Another thing that sets Spiral Genetics apart is that its software is designed to analyze DNA for multiple species. As Xconomy recently pointed out, while similar companies are focused specifically on the human genome, SpiralGenetics also analyzes genomes for animals and plants, which could have implications in agricultural research and development.

Mangubat didn’t set out to become a leader in DNA analysis. Just four years ago, she was a senior who simply knew that she liked being an entrepreneur (she had been involved in two startups by that time), so she registered for Professor Alan Leong’s Technology Entrepreneurship class.  There she met Drees, who was interested in starting a genetic analysis company.

Drees and Mangubat joined forces and pitched Spiral Genetics as a consumer-genetics service in the 2009 Business Plan Competition, but soon realized they were late to that party and needed a new model. Mangubat took the pivot in stride. In a moment of inspiration, the team (including Bruestle) decided to bet on the fact that the research community would soon need software that could keep up with the increased speed of DNA sequencing, and Spiral Genetics was reborn.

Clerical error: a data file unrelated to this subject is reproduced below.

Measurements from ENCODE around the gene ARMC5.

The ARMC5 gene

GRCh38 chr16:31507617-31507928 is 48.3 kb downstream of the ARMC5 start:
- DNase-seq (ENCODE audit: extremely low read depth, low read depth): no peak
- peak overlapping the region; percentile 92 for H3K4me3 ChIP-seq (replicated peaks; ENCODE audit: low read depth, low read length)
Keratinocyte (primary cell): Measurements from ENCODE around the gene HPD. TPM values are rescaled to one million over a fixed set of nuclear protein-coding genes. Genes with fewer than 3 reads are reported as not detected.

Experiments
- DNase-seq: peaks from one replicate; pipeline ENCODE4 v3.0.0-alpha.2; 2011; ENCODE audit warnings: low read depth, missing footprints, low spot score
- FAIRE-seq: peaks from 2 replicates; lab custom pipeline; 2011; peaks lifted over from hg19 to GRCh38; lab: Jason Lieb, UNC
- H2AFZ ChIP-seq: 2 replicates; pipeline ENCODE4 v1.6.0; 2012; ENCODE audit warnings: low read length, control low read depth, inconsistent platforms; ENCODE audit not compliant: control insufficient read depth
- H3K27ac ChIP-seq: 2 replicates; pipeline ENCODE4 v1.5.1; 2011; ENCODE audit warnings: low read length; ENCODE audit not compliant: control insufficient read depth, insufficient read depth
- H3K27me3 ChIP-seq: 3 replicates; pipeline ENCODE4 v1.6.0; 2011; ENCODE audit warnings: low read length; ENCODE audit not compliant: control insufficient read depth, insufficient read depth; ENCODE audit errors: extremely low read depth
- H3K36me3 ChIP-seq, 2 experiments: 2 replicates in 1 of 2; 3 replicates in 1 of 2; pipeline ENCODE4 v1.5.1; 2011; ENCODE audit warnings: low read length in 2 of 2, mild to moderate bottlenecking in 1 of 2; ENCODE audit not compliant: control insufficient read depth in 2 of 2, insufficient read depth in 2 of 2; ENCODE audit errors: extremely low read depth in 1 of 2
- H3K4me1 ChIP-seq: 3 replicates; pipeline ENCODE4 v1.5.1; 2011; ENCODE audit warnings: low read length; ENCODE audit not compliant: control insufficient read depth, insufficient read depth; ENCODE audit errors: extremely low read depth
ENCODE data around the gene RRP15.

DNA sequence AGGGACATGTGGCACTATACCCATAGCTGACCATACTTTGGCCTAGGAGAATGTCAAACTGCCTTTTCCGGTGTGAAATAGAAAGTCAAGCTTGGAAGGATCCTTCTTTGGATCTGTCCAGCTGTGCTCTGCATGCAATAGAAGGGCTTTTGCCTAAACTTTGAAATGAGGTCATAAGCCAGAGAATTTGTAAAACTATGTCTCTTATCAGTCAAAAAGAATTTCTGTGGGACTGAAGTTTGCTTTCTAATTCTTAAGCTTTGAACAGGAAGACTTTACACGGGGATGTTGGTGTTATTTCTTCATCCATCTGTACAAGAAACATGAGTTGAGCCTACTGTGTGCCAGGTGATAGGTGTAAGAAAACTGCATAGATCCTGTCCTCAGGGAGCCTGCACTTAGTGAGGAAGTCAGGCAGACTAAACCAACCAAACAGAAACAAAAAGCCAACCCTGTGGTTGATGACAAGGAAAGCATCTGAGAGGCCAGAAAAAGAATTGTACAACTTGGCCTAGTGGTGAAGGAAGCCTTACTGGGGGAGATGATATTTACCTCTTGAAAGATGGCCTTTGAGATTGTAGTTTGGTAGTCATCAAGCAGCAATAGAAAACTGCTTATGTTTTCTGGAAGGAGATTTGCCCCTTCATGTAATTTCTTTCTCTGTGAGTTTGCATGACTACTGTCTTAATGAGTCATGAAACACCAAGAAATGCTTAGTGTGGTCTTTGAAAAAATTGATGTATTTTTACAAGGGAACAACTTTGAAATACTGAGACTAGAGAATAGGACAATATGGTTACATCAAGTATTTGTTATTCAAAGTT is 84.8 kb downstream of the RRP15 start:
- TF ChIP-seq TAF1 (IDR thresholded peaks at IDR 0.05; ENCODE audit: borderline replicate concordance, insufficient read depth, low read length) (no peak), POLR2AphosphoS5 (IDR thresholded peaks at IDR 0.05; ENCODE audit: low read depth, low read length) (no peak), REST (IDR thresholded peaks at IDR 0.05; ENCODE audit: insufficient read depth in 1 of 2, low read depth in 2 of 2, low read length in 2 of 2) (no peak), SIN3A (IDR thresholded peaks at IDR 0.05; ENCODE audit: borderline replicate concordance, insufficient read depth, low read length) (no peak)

Three years later, their bet is paying off. In early March, Spiral Genetics announced $3 million in financing from venture firm DFJ, have begun to scale significantly. “We’re in the process of essentially doubling the size of our team,” says Mangubat. The company currently has eight employees, but plans to double in size in the near future, adding more developers and a sales team, as demand increases. “The explosive growth of the market is driving our business,” she explains. “We’re about to get much bigger very quickly, which is exciting.”

As for changing the world, Mangubat is confident. “Long term,” she says, “my goal is to make the process of figuring out what raw sequence data means as easy and as fast as possible, and we are seriously getting there.” In the meantime, Spiral Genetics is already making its mark. “We’re working with groups that are doing pediatric cancer diagnosis – you can’t get much more meaningful than that.”

Driven by a mission, fueled by investment

Drew Tulchin2We’re all familiar with for-profit businesses, focused on the sales of a product or service, and motivated by value creation and financial return. We also know nonprofit organizations, focused on public needs, a social mission, and global impact, and supported by charitable dollars. But there’s an emerging middle ground: social enterprise. A for-profit/nonprofit hybrid, social enterprises use market-based practices and the discipline of business to support efforts that benefit people and the planet.